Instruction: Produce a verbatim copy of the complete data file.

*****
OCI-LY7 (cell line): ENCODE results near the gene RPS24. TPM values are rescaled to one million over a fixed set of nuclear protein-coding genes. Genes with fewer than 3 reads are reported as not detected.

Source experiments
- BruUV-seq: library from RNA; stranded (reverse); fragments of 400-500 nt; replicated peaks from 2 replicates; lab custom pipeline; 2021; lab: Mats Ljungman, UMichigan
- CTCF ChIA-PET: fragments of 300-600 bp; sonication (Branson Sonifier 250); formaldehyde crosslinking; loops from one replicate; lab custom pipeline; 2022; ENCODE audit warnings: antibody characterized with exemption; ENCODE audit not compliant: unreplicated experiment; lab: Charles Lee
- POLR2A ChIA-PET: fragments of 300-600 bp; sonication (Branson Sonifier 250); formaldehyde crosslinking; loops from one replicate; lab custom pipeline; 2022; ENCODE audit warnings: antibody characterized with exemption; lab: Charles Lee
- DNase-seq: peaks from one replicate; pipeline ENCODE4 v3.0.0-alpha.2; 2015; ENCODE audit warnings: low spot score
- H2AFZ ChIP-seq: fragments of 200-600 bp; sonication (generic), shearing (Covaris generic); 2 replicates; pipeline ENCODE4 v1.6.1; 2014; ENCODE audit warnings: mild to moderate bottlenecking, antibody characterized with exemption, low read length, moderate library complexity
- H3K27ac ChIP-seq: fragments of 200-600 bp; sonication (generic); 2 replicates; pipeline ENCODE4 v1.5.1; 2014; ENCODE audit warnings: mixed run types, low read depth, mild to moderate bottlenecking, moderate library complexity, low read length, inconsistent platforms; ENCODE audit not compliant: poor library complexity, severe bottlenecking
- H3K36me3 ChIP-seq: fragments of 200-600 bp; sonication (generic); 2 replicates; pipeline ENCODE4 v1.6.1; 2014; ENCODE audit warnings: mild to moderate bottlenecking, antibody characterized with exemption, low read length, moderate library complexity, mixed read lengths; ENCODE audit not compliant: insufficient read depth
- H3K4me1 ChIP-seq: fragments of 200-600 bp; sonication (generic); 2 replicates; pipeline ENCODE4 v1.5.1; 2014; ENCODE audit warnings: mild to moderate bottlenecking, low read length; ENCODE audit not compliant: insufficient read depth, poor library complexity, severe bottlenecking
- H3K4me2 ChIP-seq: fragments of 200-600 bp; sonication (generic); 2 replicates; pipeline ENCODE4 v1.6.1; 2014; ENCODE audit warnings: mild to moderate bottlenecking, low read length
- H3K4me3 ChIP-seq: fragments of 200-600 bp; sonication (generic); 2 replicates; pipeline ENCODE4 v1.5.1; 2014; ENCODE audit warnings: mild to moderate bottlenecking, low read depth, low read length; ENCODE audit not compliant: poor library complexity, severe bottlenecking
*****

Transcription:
OCI-LY7 (cell line): ENCODE results near the gene RPS24. TPM values are rescaled to one million over a fixed set of nuclear protein-coding genes. Genes with fewer than 3 reads are reported as not detected.

Source experiments
- BruUV-seq: library from RNA; stranded (reverse); fragments of 400-500 nt; replicated peaks from 2 replicates; lab custom pipeline; 2021; lab: Mats Ljungman, UMichigan
- CTCF ChIA-PET: fragments of 300-600 bp; sonication (Branson Sonifier 250); formaldehyde crosslinking; loops from one replicate; lab custom pipeline; 2022; ENCODE audit warnings: antibody characterized with exemption; ENCODE audit not compliant: unreplicated experiment; lab: Charles Lee
- POLR2A ChIA-PET: fragments of 300-600 bp; sonication (Branson Sonifier 250); formaldehyde crosslinking; loops from one replicate; lab custom pipeline; 2022; ENCODE audit warnings: antibody characterized with exemption; lab: Charles Lee
- DNase-seq: peaks from one replicate; pipeline ENCODE4 v3.0.0-alpha.2; 2015; ENCODE audit warnings: low spot score
- H2AFZ ChIP-seq: fragments of 200-600 bp; sonication (generic), shearing (Covaris generic); 2 replicates; pipeline ENCODE4 v1.6.1; 2014; ENCODE audit warnings: mild to moderate bottlenecking, antibody characterized with exemption, low read length, moderate library complexity
- H3K27ac ChIP-seq: fragments of 200-600 bp; sonication (generic); 2 replicates; pipeline ENCODE4 v1.5.1; 2014; ENCODE audit warnings: mixed run types, low read depth, mild to moderate bottlenecking, moderate library complexity, low read length, inconsistent platforms; ENCODE audit not compliant: poor library complexity, severe bottlenecking
- H3K36me3 ChIP-seq: fragments of 200-600 bp; sonication (generic); 2 replicates; pipeline ENCODE4 v1.6.1; 2014; ENCODE audit warnings: mild to moderate bottlenecking, antibody characterized with exemption, low read length, moderate library complexity, mixed read lengths; ENCODE audit not compliant: insufficient read depth
- H3K4me1 ChIP-seq: fragments of 200-600 bp; sonication (generic); 2 replicates; pipeline ENCODE4 v1.5.1; 2014; ENCODE audit warnings: mild to moderate bottlenecking, low read length; ENCODE audit not compliant: insufficient read depth, poor library complexity, severe bottlenecking
- H3K4me2 ChIP-seq: fragments of 200-600 bp; sonication (generic); 2 replicates; pipeline ENCODE4 v1.6.1; 2014; ENCODE audit warnings: mild to moderate bottlenecking, low read length
- H3K4me3 ChIP-seq: fragments of 200-600 bp; sonication (generic); 2 replicates; pipeline ENCODE4 v1.5.1; 2014; ENCODE audit warnings: mild to moderate bottlenecking, low read depth, low read length; ENCODE audit not compliant: poor library complexity, severe bottlenecking